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Old 11-24-2011, 09:00 AM   #1
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Strange grounding issue


I am not a professional electrician, but do have some basic concepts. My training is more with electronics.

So anyways on one branch of the house, I have replaced some receptacles. A few of them were in bad shape or not even grounded. This house is very old and some electrical components outdated.

For the branch in question, when I test for voltages, I get these -

H to N - 120
H to G - 75
N to G - 45

Here is the strange part - When the "Dish TV" box is plugged in, then I get these readings -

H to N - 120
H to G - 120
N to G - 0

These readings appear on all outlets of the branch. I have only to plug the dish TV box in to somehow "correct" the voltages.

All but one of the outlets on the branch have been replaced and wiring inspected. I don't know if the one I DIDN'T mess with yet is bad but if not, what would cause the weird readings until I plug in the dish TV box?

Lastly, one of the power strips plugged in to my room has a light for "ungrounded" that illuminates when I unplug the dish TV box (which is in another room, on another receptacle)

Also, to take readings, I am using a DMM. Is that a bad idea?

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Old 11-24-2011, 09:12 AM   #2
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Strange grounding issue


This is a classic case of knowing how to do the physical work, but not knowing the codes or details on what you are doing.

You say this is an old house? This means it is likely that much of the wiring does NOT contain a valid equipment ground. Yet, you went around and installed 3-prong grounding receptacles? BAD idea.

You are getting these readings because the dish system is likely properly connected to the houses grounding electrode system, which is directly connected to the house's electrical panel. So in by plugging in the dish system you are backfeeding the grounding of the receptacles. This can be a very bad thing if there is a fault to ground since the grounding path is so sketchy and with such low resistance. Having fault current on a grounding system like this could cause some VERY hot connections.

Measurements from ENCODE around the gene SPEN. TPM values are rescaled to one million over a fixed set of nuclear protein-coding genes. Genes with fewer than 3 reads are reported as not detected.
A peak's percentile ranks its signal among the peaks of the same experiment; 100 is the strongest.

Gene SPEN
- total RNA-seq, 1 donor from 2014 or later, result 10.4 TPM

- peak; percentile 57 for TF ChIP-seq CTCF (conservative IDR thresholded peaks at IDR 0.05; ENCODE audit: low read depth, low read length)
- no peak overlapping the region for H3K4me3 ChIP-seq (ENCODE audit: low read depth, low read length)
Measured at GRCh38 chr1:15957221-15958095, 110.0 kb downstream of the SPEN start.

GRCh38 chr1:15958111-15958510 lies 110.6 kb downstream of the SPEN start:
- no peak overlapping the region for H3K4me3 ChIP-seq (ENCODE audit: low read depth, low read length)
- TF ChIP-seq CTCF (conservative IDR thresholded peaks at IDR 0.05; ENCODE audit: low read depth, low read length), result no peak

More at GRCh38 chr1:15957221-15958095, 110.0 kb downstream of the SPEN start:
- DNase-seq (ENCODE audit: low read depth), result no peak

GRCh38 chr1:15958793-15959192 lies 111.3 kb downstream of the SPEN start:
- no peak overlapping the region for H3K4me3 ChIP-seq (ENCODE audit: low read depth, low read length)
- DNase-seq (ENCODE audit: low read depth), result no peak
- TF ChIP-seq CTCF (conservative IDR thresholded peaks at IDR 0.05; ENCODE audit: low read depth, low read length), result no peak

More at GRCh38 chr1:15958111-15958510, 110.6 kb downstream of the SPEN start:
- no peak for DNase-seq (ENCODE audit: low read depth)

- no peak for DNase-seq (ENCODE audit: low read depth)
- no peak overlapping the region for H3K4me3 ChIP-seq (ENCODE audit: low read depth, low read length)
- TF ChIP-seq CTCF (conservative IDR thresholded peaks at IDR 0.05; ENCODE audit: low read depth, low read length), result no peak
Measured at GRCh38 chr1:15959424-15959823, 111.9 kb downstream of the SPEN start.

The ONLY legal and safe alternative to rewiring the branch circuits is to GFI protect these circuits and mark the receptacle "No equipment ground present".

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Old 11-24-2011, 09:59 AM   #3
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Strange grounding issue


It sounds like the grounds are 'bootlegged", ground connected to the neutral. Not a good thing. If you are using a digital meter the voltages you are seeing can be phantom readings. Plugging in the cable box adds a load to the circuit and the phantoms disappear.
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Old 11-24-2011, 09:59 AM   #4
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Strange grounding issue


Ok, some more details of this -
On this particular branch, two of the outlets had a ground connection, one of them did not have any (it was some old two-prong outlet) and one of the outlets appeared to have a broken ground connection (the one where the dish is plugged in)
So basically what i did ground-wise was add it to one of the outlets in the room, and re-connect the ground to the receptacle where it was broke.

In this house, some of the electrical was upgraded at some point but some was not. I can tell by the wiring in the basement. I did not do the previous upgrades. The two-prong outlet was basically falling apart and was not really safe to even use.

So is there a site where I could learn more about the proper way to ground the branches or at least know what has and hasn't been done in the past?

Also in the main electrical panel, yes, the grounds are connected to the neutral (not my doing, I didn't mess with anything in the breaker box.) none of the receptacles have neutral connected directly to the ground

Last edited by AnErin; 11-24-2011 at 11:12 AM.
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Old 11-24-2011, 11:45 AM   #5
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Strange grounding issue


That is the way to properly ground outlets. Use new wiring with a ground wire. And this needs to go back to the panel shared neutral/ground bar if a "main" panel or separate ground bar if a "subpanel".

Then a modern good ground system for the main panel would have a big copper wire going to two ground rods placed 6 ft. apart. Then a separate big copper wire to the metal water water pipe system (if you have metal).

Note that grounding used to be done only with a cold water pipe ground, but then plastic water pipe came along and that no longer was a good idea. Some people replace portions of their metal water pipe system with plastic, then their electric system is no longer properly grounded!!!!!